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Background information on IALS as it relates to the Assessment Resource Project

d j

on 21 September 2010

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Transcript of IALS

The International Adult Literacy Survey IALS A survey used to rate abilities in reading prose, document use and numeracy
Conducted in multiple countries
Most recent survey in Canada is from 2003
Test takers fall into one of 5 levels along a continuum: Level 1: capable of reading short text with common vocabulary and locating literal information with no distracting information Level 2: capable of locating literal inforamtion with small distractors present, using low-level inference, and simple comparison or contrast of two pieces of information Level 3: capable of literal or synonymous matching, low-level inference, integrating information from dense text, and generating responses Level 4: capable of integrating information from complex text, complex integration of information, and dealing with conditional information Level 5: capable of searching dense text with multiple distractors, using specialized knowledge, and high-level text-based inferences What is IALS? How did Canada stack up? IALS measured proficiency at five different levels (1 being the lowest and 5 being the highest) within each of the three literacy types. Here is how Canadians, aged 16 and older, scored in prose literacy:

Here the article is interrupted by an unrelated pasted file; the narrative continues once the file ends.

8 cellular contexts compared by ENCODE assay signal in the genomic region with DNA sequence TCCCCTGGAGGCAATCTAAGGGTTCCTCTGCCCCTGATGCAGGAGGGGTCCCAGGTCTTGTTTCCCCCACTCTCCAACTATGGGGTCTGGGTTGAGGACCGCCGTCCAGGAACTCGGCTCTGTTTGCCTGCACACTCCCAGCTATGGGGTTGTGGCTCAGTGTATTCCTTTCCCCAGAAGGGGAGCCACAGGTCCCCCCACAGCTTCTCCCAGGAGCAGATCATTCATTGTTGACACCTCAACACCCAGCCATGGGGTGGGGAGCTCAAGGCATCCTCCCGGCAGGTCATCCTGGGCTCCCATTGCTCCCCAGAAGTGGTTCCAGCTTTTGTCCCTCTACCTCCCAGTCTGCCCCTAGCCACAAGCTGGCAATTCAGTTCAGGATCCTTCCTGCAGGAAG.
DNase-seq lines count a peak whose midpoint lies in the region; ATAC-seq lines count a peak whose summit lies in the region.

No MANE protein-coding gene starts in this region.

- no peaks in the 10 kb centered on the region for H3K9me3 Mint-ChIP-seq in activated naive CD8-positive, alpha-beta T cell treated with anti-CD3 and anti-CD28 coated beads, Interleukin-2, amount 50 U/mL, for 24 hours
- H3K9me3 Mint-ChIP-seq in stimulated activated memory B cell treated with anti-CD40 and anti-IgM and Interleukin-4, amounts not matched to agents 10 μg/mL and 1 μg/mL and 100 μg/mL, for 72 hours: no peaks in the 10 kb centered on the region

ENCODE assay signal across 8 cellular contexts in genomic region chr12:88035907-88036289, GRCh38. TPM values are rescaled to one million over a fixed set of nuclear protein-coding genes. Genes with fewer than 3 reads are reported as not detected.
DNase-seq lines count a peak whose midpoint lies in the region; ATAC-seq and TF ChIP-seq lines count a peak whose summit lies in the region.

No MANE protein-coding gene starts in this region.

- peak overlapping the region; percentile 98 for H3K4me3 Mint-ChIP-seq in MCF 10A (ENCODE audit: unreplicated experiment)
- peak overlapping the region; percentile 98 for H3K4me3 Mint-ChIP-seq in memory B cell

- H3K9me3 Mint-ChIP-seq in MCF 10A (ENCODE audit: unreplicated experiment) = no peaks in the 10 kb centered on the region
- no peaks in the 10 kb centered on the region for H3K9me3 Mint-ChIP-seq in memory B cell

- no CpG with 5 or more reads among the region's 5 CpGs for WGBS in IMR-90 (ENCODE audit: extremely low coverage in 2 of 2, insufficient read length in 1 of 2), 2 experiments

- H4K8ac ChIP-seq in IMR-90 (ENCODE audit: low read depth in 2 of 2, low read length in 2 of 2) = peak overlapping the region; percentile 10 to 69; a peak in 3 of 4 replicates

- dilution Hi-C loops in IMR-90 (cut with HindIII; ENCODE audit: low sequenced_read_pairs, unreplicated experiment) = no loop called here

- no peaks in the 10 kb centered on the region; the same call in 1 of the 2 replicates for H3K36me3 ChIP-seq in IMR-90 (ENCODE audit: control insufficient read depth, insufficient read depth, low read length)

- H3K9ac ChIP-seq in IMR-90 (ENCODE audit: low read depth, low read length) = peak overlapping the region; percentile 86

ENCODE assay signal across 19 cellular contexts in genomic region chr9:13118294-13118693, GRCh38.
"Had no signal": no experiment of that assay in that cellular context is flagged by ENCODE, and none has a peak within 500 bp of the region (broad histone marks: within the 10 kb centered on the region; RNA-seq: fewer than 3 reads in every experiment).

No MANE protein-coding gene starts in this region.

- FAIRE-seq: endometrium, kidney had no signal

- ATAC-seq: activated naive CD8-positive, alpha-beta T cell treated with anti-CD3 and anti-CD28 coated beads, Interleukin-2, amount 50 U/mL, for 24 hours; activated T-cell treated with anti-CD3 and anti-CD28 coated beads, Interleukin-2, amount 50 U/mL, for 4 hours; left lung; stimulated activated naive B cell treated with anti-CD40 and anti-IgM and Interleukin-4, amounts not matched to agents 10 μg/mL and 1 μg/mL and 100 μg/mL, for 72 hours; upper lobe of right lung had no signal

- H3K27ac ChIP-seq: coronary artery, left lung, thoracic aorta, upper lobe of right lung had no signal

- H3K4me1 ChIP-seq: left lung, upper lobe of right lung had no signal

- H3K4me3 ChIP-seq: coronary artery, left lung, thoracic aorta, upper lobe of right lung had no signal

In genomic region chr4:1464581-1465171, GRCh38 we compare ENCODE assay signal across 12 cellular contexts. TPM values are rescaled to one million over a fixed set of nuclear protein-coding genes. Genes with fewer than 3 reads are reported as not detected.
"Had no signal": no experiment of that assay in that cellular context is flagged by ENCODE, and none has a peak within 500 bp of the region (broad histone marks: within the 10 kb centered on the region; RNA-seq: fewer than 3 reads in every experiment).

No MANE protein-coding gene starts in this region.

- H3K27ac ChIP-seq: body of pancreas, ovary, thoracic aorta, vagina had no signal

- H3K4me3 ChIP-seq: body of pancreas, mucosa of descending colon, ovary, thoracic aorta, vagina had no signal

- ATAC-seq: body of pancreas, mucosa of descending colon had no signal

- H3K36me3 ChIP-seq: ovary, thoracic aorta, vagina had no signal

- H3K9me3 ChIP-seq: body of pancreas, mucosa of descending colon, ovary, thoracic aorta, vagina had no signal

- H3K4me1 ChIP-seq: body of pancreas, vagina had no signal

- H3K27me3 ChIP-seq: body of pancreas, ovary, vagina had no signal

•22% of Canadians are at level 1. People at this level have difficulty reading and have few basic skills or strategies for decoding and working with text. Generally, they are aware that they have a literacy problem.

•26% of Canadians are at level 2. These are people with limited skills who read but do not read well enough. Canadians at this level can deal only with material that is simple and clearly laid out. They often do not recognize their limitations.

•33% of Canadians are at level 3. They can read well but may have problems with more complex tasks. This level is considered by many countries to be the minimum for successful participation in society.

•20% of Canadians are at levels 4 or 5. People at these levels have strong literacy skills, including a wide range of reading skills and many strategies for dealing with complex materials. These Canadians can meet most reading demands and can handle new reading challenges.

found on: http://www2.literacy.bc.ca/facts/inCanada.htm = 48% of people are level 2 or below = 48% of people do not have the skills to do their job What does this look like? The Assessment Resource Project Our aim is to create a resource that can be used by instructors in the classroom to help move learners from high-level 1 to low-level 3 in six steps along the continuum. We have segmented these levels into finer parts to focus on helping learners practice and improve very specific reading strategies for both prose and document use We are creating 6 levels of tests based on reading the everyday - items that your learners will come across in their homes, communities and workplaces. For more information contact Deanna Jager: djager@bowvalleycollege.ca
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